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Volume 24 No. 200
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Olympic Names In The News: Ligety Leaves Big Legacy On U.S. Skiing

In N.Y., Bill Pennington notes if yesterday's giant slalom was U.S. skier Ted Ligety's "last Olympic appearance," he would leave a "legacy as a vital force in skiing" in the U.S. Ligety is the "only American male to win two Alpine Olympic gold medals," and he also has "worked hard to drag ski racing out of tedious, old-style ways." He "co-founded a helmet, eyewear and snow sports accessories company called Shred." He said the goal of the company was "bringing a youthful vibe back to skiing -- something the snowboarding movement stole from us" (N.Y. TIMES, 2/19).

BY HER SIDE: CBS' Dana Jacobsen noted U.S. speedskater Erin Jackson was able to have her father "by her side" in Pyeongchang following "online T-shirt sales to raise travel funds and a last-minute sponsorship" from IOC TOP sponsor Bridgestone. Jackson is the "first African-American woman to compete for the U.S. in long-track speedskating" and is part of "what's being hailed as the most diverse U.S. Winter Olympic team" ("CBS This Morning: Saturday," CBS, 2/17). 

GOING BEHIND THE MIC: In K.C., Aaron Rose noted Chiefs G Laurent Duvernay-Tardif is serving "as a reporter for Radio-Canada" during the Games. Duvernay-Tardif is planning to complete his degree to become a physician this offseason, and the Quebec native pitched Radio-Canada on the idea of "combining his medial knowledge with athletic experience to tell stories about what athletes endure at the Olympics." While Duvernay-Tardif has "always been interested in journalism," he is "realizing it's harder than it looks" (K.C. STAR, 2/18).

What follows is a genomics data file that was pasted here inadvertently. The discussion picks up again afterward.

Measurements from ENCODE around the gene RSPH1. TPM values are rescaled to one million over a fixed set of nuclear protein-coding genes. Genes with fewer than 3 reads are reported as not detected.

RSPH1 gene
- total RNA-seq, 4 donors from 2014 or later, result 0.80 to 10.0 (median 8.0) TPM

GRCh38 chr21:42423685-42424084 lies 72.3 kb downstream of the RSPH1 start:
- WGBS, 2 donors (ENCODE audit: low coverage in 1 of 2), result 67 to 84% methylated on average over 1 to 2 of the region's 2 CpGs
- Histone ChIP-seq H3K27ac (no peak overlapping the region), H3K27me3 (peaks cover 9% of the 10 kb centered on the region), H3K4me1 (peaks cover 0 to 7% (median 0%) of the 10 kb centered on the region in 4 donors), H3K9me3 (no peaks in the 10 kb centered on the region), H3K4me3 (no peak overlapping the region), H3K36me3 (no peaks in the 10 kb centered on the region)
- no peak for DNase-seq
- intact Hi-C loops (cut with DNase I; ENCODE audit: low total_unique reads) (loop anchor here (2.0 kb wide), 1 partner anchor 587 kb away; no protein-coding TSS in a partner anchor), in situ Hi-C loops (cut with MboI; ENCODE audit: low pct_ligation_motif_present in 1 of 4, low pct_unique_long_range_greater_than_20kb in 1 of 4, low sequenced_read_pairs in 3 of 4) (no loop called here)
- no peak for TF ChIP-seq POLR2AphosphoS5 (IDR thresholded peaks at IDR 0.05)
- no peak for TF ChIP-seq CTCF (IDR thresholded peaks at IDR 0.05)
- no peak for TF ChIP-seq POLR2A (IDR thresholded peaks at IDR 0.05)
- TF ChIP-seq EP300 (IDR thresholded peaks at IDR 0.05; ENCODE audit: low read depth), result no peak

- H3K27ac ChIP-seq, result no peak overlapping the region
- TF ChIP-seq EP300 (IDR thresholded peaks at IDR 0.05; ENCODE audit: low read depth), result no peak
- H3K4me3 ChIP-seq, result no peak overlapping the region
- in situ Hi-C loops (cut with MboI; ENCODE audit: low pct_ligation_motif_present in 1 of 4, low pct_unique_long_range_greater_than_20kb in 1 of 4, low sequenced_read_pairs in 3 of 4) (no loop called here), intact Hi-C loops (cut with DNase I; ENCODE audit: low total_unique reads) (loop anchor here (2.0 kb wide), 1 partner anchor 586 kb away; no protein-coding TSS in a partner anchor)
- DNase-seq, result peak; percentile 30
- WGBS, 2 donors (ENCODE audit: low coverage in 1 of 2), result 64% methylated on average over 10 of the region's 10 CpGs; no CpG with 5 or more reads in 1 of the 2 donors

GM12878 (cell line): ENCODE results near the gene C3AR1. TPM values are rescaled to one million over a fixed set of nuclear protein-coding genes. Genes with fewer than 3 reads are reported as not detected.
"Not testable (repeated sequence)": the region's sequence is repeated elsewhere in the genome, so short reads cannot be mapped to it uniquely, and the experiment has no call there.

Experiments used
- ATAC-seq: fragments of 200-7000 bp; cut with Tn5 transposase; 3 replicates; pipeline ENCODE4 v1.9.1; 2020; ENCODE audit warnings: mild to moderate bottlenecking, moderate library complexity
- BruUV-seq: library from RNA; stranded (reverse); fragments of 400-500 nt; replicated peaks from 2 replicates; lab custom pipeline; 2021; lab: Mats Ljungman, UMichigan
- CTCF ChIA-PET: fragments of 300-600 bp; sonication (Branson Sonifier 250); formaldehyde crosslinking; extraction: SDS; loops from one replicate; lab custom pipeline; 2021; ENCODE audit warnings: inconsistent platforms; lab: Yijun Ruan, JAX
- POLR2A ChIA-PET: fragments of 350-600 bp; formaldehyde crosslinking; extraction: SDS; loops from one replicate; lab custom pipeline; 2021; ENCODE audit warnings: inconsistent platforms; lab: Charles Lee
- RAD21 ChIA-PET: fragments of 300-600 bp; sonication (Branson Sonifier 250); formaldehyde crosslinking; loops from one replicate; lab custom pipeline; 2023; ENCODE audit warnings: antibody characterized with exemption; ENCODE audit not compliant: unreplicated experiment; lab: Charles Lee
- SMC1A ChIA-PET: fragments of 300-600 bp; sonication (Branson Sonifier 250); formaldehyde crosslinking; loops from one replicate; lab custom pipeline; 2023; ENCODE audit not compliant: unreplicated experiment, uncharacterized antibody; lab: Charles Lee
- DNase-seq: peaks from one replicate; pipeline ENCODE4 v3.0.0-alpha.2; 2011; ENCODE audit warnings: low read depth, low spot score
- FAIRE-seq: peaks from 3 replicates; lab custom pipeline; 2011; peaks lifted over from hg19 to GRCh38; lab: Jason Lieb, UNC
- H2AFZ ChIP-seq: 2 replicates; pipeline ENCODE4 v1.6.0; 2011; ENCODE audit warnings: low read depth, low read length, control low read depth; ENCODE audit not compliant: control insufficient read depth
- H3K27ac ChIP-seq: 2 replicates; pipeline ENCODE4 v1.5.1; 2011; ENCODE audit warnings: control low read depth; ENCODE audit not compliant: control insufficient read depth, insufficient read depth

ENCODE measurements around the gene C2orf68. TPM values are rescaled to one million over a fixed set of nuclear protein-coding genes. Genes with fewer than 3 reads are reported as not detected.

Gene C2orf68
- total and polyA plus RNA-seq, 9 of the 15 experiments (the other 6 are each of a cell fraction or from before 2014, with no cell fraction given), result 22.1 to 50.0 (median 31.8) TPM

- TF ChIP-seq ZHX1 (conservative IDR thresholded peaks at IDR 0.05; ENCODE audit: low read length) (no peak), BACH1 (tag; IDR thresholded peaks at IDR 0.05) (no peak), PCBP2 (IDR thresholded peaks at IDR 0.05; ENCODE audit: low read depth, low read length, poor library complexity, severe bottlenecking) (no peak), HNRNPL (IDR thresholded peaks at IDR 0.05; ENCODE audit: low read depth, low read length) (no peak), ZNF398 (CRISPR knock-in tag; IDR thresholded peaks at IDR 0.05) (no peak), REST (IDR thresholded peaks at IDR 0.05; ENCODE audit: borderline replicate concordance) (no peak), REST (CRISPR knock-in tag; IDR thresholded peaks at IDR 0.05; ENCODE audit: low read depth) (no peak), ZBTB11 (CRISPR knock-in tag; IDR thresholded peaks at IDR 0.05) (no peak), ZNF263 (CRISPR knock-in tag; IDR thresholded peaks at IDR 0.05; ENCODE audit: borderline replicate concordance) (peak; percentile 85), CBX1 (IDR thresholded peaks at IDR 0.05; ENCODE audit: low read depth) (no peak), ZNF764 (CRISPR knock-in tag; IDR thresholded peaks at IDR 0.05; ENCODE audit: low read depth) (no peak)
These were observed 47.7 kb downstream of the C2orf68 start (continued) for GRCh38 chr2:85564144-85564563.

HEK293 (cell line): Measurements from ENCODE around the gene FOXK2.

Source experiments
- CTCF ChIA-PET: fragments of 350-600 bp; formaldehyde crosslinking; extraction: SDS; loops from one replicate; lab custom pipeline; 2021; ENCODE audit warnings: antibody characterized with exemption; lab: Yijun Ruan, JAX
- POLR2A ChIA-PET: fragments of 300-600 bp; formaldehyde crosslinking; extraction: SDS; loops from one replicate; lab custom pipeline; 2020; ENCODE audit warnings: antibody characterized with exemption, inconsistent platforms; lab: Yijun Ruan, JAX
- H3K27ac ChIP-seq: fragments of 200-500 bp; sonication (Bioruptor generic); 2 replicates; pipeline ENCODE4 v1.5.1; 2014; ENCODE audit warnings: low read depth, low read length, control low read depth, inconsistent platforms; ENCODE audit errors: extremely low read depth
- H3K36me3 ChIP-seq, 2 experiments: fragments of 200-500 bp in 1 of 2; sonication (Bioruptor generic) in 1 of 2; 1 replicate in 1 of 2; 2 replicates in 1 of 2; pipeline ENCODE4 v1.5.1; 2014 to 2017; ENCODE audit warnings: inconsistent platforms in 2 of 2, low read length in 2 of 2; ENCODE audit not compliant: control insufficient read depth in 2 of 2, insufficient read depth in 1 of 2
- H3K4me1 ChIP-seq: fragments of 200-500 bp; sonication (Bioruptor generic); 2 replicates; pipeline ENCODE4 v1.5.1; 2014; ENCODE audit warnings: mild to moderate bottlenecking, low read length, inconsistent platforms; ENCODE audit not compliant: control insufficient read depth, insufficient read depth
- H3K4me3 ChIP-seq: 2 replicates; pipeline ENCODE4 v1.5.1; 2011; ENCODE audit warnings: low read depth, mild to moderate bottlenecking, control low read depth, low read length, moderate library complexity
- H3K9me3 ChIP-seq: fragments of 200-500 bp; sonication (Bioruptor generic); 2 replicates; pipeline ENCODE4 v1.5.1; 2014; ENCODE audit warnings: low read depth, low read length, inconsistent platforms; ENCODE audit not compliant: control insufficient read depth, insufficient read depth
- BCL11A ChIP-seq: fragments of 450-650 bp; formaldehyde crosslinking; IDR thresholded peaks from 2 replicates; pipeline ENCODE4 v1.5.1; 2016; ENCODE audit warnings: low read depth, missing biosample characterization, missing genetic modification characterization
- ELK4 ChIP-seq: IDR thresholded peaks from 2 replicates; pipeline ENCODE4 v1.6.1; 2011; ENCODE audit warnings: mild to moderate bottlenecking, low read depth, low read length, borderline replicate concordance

MAKING MORE INROADS: Togo cross-country skier Mathilde-Amivi Petitjean said that the "record number of African countries competing in Pyeongchang proves the continent is warming to sports on snow and ice." She said that "nothing should hold the continent back from trying to carve out a place for itself at the Winter Games." That comes despite the "obvious challenges for Africa in producing winter sports athletes" (REUTERS, 2/19). Meanwhile, NBC's Dylan Dreyer asked the Nigerian bobsled team if it was true their quest "started with a wooden bobsled and crowdfunding." The team's Seun Adigun said, "We have a wooden bobsled that's named 'The Mayflower,' and then we went to GoFundMe in order to try and generate the funds, and it actually attracted some outstanding sponsors" ("Sunday Today with Willie Geist," NBC, 2/18).

A CRAZY GAME OF POKER: Rock band O.A.R. has "become unexpectedly and overwhelmingly relevant again" during the Games with the Olympic Athletes from Russia competing under the same initials. Lead singer Marc Roberge said, "When the games started the phone calls started coming in, the emails, the texts -- now to the point where every single morning I have a funny run-in with somebody about it. ... It's the most coverage we've had ever." The Olympics buzz "couldn't have come at a better time for the band," which is releasing a new single today (MASHABLE.com, 2/16).